Osaka, Japan - Many plants, including legumes, make naturally occurring chemicals called saponins. For example, the medicinal plant licorice produces the saponin glycyrrhizin, a potent natural sweetener that also has antiviral and other pharmacological activity. Soyasaponins, found in soybeans, have anticarcinogenic and antioxidant properties.
But exactly how plants make these useful products was unclear. Now a research team at Osaka University, in collaboration with National Agriculture and Food Research Organization (NARO), RIKEN, and Chiba University, has uncovered a vital link in the complex biochemical pathway for saponin synthesis. Their discovery paves the way for improving the commercial production of these high-value products. The team recently published the study in Nature Communications.
Osaka University researchers Soo Yeon Chung and Hikaru Seki, with collaborators in NARO (Masao Ishimoto et al.), RIKEN, and Chiba University, studied co-expression gene network of saponin synthesis using technologies including gene cloning and sequence comparisons, coupled with biochemical analyses in mutants and genetically modified plants of a model legume species. They discovered a new enzyme in the CSyGT family that are similar in structure to the enzymes producing cellulose in plant cell walls. Unexpectedly, they showed that the new member of the family was responsible for a key step in saponin synthesis, where a sugar molecule is attached to the triterpenoid backbone. This discovery challenged the generally accepted view that a different class of enzyme was probably involved in this step.
They went on to insert the gene for the newly discovered CSyGT enzyme, along with genes for other steps in the biochemical pathway, into yeast cells. The engineered cells successfully produced glycyrrhizin from simple sugars, indicating a potential route for industrial manufacture of valuable saponins by growing yeast cells on a large scale.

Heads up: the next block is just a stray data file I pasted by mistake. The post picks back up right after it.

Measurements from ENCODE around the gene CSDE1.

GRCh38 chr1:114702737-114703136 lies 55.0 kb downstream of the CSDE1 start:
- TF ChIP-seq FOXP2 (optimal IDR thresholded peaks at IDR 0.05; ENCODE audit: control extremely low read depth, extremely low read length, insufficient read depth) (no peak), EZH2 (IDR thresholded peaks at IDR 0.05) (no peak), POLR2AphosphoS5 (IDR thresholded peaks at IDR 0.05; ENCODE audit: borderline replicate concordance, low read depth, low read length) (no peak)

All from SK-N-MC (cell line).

"Our multi-disciplinary team showed, for the first time, that this type of enzyme is important in saponin synthesis," says corresponding author Toshiya Muranaka. "Our results fill a gap in previous knowledge and also challenge the accepted view of how this pathway for biosynthesis operates."
"We showed that yeast cells can make glycyrrhizin when we insert the necessary plant genes," explains Chung. "This offers the prospect of new ways to produce these valuable substances commercially, and to generate completely novel types of saponin that might have further beneficial applications in medicine or the food industry." Seki adds, "producing the chemicals in cell cultures would also reduce the need to deplete natural plant resources and so help to meet the vitally important Sustainable Development Goals."
The article, "A cellulose synthase-derived enzyme catalyses 3-O-glucuronosylation in saponin biosynthesis," was published in Nature Communications at DOI: https://doi.org/10.1038/s41467-020-19399-0
About Osaka University
Osaka University was founded in 1931 as one of the seven imperial universities of Japan and is now one of Japan's leading comprehensive universities with a broad disciplinary spectrum. This strength is coupled with a singular drive for innovation that extends throughout the scientific process, from fundamental research to the creation of applied technology with positive economic impacts. Its commitment to innovation has been recognized in Japan and around the world, being named Japan's most innovative university in 2015 (Reuters 2015 Top 100) and one of the most innovative institutions in the world in 2017 (Innovative Universities and the Nature Index Innovation 2017). Now, Osaka University is leveraging its role as a Designated National University Corporation selected by the Ministry of Education, Culture, Sports, Science and Technology to contribute to innovation for human welfare, sustainable development of society, and social transformation.